I Was Right!
"To take a relatively recent and prominent example [of an unjustly named variation], the ...Qb6xb2 line in the 6.Bg5 Najdorf deserved to be named after Bobby Fischer if any variation did, but apparently it came to be known as the "Poisoned Pawn Variation" when some journalist during the 1972 Fischer-Spassky match asked about the opening and was told that Fischer had snatched a poisoned pawn."
Victor Reppert commented to say that this story was mistaken: "The term 'poisoned pawn variation' was around long before 1972. I'm old enough to know." I replied in sackcloth and ashes, attempting to blame Edmar Mednis's book How to Beat Bobby Fischer, but reporting that a friend's search came up empty.
It turns out that I was right the first time; my mistake was only having my friend look at game 61 in the Mednis book (Spassky-Fischer, game 11 from their 1972 match). I subsequently recalled that Fischer lost on the White side of the variation to Geller in 1967, and then went in search of a local copy of the book to see what Mednis said in his notes to that game. Voila:
"There is no knowledgeable chess person who does not give Fischer full credit for making 7...Q-N3 [DM: That's 7...Qb6 for the descriptive notation-illiterate out there. While algebraic notation is vastly superior to descriptive, it does behoove at least Americans to be "bilingual," as there are many outstanding, inexpensive old chess books - many published by Dover - whose only "flaw" is that they are written in descriptive. Reading it will most likely be transparent to you in a week or two, and meanwhile you'll have acquired some great books dirt cheap.] playable. After a few brief sorties in the middle 1950s, Black's debacle in Keres-Fuderer, Goteberg 1955, dissipated all confidence and interest in it.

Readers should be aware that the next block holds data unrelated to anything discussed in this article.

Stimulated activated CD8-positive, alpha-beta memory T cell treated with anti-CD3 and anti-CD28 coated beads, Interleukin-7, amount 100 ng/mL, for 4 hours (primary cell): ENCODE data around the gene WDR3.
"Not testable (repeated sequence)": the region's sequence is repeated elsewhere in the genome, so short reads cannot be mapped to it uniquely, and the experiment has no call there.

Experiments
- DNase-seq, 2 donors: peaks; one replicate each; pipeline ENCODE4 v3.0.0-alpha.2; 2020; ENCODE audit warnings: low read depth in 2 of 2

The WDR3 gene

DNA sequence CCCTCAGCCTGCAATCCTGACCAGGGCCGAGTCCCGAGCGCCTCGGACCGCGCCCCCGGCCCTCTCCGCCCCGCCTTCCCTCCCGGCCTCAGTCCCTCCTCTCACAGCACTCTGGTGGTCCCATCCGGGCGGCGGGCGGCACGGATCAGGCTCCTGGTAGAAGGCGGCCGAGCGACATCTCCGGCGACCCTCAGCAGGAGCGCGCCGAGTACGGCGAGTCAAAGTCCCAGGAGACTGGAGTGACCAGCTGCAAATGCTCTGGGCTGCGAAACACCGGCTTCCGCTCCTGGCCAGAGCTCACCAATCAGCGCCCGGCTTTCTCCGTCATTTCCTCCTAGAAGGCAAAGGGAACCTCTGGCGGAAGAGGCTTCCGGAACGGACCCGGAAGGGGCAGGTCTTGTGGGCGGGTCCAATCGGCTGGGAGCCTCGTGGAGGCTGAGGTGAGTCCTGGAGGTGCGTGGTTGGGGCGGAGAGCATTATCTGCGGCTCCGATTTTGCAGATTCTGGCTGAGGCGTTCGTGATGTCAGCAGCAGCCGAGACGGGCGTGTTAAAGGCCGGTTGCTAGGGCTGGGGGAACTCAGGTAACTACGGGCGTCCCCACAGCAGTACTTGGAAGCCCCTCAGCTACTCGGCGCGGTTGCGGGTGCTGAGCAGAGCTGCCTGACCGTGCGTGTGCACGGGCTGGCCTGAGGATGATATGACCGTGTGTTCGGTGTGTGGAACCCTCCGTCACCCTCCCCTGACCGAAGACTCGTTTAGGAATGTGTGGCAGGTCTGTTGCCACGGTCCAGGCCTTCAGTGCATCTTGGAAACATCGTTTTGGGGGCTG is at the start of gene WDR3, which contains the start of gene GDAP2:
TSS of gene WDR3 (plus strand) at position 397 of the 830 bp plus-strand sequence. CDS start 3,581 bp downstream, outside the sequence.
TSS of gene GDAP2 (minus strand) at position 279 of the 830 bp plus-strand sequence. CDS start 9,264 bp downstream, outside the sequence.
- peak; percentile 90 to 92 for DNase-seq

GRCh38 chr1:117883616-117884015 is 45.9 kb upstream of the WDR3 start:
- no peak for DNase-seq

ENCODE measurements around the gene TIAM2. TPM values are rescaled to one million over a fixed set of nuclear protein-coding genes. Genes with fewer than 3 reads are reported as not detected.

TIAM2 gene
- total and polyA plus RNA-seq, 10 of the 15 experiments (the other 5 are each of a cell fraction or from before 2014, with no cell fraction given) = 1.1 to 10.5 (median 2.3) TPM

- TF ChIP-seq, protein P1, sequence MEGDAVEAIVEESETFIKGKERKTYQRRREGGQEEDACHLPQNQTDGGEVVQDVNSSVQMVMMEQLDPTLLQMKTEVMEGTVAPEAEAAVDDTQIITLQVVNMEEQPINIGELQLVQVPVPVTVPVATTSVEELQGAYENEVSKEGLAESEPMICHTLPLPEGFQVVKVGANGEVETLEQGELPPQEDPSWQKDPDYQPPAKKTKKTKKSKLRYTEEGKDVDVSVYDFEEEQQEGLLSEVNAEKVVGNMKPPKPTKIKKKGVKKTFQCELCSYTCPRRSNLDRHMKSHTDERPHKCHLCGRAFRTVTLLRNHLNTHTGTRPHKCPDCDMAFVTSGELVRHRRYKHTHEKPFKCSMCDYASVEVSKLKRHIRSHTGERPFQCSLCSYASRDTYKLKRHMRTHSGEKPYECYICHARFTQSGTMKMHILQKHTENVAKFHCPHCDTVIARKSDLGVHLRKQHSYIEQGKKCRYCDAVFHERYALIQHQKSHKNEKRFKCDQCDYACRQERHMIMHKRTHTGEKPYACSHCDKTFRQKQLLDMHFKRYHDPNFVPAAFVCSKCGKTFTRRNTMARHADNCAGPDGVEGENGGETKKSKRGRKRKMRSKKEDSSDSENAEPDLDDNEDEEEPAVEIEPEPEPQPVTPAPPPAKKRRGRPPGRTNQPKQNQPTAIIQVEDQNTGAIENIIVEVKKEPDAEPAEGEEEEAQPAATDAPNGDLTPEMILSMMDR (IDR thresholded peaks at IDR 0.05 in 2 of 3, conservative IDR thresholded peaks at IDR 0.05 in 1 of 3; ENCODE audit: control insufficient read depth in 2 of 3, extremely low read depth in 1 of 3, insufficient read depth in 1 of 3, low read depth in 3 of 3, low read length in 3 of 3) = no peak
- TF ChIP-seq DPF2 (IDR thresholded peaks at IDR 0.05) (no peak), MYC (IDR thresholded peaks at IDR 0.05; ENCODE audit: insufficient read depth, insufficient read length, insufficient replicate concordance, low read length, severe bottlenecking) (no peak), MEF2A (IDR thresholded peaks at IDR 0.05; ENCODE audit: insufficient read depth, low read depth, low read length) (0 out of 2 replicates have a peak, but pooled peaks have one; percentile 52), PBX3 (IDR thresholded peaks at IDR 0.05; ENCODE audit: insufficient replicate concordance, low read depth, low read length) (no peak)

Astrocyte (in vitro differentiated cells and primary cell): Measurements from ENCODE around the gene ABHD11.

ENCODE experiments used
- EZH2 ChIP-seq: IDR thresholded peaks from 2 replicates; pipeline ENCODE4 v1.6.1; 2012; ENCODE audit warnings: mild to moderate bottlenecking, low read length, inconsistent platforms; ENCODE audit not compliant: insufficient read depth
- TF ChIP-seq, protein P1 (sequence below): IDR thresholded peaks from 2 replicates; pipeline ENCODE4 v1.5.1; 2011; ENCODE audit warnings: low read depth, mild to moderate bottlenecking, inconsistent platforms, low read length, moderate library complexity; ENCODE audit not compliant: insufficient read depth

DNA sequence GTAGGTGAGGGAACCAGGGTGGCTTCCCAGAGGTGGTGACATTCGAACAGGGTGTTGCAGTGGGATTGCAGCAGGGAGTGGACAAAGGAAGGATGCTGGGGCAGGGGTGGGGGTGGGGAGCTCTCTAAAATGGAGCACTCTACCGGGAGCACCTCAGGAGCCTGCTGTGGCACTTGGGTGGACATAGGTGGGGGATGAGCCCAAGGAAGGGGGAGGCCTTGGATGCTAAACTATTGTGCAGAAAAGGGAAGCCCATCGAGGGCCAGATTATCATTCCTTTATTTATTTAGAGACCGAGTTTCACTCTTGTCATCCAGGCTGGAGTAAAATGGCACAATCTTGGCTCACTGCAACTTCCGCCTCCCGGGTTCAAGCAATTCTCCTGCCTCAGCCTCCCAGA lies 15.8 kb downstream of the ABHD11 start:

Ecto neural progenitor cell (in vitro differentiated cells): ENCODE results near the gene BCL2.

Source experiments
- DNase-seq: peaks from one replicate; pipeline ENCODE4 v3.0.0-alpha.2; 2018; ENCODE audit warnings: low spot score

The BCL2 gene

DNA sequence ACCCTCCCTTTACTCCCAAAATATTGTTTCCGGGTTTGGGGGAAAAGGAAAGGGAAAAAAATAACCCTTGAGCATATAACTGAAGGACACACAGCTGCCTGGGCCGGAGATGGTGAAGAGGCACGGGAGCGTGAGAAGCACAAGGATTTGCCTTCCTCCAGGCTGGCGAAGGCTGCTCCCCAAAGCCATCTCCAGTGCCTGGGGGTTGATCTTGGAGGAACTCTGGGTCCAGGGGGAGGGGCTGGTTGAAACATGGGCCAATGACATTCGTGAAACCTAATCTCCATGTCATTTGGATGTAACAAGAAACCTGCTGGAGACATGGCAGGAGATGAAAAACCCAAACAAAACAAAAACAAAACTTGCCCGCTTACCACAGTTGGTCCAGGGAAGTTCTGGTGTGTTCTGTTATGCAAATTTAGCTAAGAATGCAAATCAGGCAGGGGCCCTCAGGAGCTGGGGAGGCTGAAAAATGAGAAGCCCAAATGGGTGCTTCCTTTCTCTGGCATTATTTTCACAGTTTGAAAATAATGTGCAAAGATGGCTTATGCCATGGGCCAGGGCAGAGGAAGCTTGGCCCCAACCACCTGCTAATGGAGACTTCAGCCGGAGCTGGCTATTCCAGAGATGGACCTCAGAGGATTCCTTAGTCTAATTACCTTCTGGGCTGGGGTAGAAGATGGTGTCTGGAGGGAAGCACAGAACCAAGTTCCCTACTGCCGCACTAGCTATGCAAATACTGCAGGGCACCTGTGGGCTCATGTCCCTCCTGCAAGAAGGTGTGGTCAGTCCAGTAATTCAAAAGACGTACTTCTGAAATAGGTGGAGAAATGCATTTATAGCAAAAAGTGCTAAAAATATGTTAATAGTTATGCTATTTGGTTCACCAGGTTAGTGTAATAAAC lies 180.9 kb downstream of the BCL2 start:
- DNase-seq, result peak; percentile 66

"Until 1961, that is, when Fischer resurrected it against Parma at Bled. His never-ending stream of contributions and discoveries, analytical and practical, have clearly imparted his name to 7...Q-N3. Yet what is its name? Unaccountabley, for over 15 years it had no name, just something like 7...Q-N3.
"This changed, for the worse at that, in the summer of 1972 when in the 7th match game against Spassky, Bobby played 7...Q-N3. Immediately after 8...QxP [DM: 8...Qxb2] the phones rang at the Marshall Chess Club in New York: various radio, TV, and newspaper people wanted know what call the variation. A reply that it had no name obviously wasn't satisfactory. So someone (let him remain nameless) after some seconds of contemplation (media people are in a hurry) came up with "Poisoned Pawn Variation." And that's what it is called today.
"What a horrible appellation! It utterly slights the real discoverer, and is also inaccurate for there is no clear proof that the QNP [DM: b-pawn] is actually poison. It may be too late to do anything about it (the power of the media, etc.), yet I propose the following accurate, understandable short name: 'Fischer's QNP.'" (Edmar Mednis, How to Beat Bobby Fischer (New York: Bantam Books, 1975), p. 201 [paragraph breaks added].)
Mednis was a friend of Bobby's, possibly there at the time of the aforementioned phone call(s), and writing less than two years after the fact (the first edition of the book came out in 1974); Victor, are you sure you're right? Maybe it was sometimes jokingly called the "Poisoned Pawn," but not in any sort of official way pre-1972. In any event, I'm glad I remembered the Mednis book correctly, even 17+ years after I last went through it; as for the truth of the matter, I'll have to defer to my elders and those with pre-1972 volumes featuring the variation.